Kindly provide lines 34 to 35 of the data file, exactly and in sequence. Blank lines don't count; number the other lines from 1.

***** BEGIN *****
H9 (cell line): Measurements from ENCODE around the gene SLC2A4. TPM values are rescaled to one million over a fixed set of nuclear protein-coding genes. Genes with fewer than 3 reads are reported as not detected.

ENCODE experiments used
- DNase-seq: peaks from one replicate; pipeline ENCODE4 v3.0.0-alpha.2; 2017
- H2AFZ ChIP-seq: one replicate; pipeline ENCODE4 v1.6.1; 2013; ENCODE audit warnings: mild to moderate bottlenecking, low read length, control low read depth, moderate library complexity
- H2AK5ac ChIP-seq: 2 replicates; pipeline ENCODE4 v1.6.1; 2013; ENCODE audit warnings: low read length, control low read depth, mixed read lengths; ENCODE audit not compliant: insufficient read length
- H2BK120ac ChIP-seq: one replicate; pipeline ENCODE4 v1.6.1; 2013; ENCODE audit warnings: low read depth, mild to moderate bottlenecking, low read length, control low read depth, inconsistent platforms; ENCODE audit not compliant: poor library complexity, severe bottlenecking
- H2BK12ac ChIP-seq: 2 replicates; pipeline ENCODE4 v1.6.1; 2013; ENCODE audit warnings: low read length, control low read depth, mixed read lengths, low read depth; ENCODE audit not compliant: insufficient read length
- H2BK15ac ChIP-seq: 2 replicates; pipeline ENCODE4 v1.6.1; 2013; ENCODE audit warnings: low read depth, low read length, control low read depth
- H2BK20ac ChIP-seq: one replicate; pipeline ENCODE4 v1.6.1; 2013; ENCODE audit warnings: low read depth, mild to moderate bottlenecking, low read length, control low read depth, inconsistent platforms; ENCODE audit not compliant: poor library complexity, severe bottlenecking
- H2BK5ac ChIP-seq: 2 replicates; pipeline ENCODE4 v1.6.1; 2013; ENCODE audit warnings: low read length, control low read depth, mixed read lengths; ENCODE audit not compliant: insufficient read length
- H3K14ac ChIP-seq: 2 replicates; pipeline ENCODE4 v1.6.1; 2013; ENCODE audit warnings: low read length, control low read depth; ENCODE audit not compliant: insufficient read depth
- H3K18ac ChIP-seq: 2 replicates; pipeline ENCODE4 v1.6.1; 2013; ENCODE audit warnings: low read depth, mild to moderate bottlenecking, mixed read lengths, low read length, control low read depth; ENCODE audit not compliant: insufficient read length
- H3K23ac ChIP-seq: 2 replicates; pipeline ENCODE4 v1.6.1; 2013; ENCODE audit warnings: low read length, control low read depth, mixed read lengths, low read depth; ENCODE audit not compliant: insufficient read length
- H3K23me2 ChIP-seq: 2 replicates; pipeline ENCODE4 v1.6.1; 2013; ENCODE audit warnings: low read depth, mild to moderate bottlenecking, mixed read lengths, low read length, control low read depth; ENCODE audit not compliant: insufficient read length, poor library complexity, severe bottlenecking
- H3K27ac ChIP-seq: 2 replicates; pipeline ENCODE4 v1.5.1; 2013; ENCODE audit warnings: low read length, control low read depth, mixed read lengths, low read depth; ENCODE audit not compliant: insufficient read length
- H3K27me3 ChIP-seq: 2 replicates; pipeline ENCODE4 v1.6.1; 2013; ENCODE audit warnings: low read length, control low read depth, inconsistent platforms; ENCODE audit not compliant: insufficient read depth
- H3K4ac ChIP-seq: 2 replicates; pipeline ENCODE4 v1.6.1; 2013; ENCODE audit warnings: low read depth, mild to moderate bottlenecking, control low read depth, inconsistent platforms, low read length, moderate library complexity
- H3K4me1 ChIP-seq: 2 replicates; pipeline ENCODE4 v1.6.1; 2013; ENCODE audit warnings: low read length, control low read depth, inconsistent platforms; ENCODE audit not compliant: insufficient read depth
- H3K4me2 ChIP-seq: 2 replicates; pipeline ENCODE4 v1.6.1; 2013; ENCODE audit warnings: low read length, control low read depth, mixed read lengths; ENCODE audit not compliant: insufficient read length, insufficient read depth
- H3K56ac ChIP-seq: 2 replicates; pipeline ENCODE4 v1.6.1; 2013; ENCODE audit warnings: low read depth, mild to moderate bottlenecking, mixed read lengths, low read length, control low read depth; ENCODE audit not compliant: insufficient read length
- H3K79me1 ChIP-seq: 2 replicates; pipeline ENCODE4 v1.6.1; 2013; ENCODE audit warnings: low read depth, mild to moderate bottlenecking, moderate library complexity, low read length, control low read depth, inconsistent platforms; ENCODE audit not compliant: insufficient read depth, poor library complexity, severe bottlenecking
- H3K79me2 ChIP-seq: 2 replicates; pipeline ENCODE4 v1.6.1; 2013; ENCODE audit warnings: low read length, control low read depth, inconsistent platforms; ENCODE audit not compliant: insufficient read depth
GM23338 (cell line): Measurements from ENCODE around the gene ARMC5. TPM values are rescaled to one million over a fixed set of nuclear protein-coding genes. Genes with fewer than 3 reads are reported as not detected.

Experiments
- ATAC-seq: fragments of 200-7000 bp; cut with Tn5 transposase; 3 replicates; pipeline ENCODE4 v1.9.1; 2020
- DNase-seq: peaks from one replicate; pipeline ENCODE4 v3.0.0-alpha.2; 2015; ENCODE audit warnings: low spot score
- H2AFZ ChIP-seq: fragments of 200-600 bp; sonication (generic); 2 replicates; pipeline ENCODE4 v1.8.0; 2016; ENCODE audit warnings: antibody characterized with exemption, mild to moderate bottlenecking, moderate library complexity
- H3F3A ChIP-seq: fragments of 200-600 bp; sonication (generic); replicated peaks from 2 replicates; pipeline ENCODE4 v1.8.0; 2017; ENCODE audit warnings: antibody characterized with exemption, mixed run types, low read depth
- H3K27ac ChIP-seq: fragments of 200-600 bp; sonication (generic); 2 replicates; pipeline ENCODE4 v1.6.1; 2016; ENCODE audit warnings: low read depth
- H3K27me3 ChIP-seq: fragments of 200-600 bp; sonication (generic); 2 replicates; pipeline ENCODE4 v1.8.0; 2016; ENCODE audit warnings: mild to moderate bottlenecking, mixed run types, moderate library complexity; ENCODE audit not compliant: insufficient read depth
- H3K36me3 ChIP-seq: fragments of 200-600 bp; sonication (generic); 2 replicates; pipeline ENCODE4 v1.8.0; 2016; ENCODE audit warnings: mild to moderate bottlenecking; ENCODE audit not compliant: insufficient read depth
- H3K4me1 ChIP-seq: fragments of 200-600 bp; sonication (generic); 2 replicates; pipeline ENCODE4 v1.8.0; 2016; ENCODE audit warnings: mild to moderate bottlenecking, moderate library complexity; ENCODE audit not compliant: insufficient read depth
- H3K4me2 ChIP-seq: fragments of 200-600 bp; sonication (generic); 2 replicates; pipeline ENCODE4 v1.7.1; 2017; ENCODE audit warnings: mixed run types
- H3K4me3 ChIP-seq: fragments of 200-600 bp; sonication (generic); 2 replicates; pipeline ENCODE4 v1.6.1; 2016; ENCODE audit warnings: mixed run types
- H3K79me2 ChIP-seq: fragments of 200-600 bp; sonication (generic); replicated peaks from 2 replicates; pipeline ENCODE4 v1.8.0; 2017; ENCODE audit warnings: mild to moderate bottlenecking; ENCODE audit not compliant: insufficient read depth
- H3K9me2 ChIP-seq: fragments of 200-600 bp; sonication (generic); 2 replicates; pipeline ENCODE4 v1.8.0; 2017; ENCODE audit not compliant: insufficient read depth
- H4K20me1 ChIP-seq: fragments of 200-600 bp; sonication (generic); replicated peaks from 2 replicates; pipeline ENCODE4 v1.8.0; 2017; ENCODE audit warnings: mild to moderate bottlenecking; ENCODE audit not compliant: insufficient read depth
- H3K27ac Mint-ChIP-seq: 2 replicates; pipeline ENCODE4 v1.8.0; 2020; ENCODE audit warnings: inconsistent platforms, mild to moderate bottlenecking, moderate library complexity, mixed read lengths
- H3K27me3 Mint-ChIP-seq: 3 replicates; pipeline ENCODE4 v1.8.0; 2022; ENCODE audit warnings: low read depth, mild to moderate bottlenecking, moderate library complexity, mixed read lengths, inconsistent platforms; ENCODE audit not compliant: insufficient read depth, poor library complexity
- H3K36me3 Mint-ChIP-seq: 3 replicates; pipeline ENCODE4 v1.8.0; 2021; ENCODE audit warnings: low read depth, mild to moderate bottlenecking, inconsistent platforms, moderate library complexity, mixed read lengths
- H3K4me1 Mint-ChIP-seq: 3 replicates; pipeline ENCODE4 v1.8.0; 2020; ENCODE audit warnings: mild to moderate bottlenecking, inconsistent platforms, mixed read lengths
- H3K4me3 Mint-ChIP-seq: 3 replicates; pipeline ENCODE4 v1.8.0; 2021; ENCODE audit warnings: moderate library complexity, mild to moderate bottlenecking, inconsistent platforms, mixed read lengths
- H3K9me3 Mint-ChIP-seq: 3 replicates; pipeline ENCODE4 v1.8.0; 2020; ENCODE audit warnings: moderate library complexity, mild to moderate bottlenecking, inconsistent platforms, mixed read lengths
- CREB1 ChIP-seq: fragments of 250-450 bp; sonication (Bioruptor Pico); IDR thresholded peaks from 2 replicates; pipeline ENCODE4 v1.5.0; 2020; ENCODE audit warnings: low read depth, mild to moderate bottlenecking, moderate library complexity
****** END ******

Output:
- H3K4me3 ChIP-seq: fragments of 200-600 bp; sonication (generic); 2 replicates; pipeline ENCODE4 v1.6.1; 2016; ENCODE audit warnings: mixed run types
- H3K79me2 ChIP-seq: fragments of 200-600 bp; sonication (generic); replicated peaks from 2 replicates; pipeline ENCODE4 v1.8.0; 2017; ENCODE audit warnings: mild to moderate bottlenecking; ENCODE audit not compliant: insufficient read depth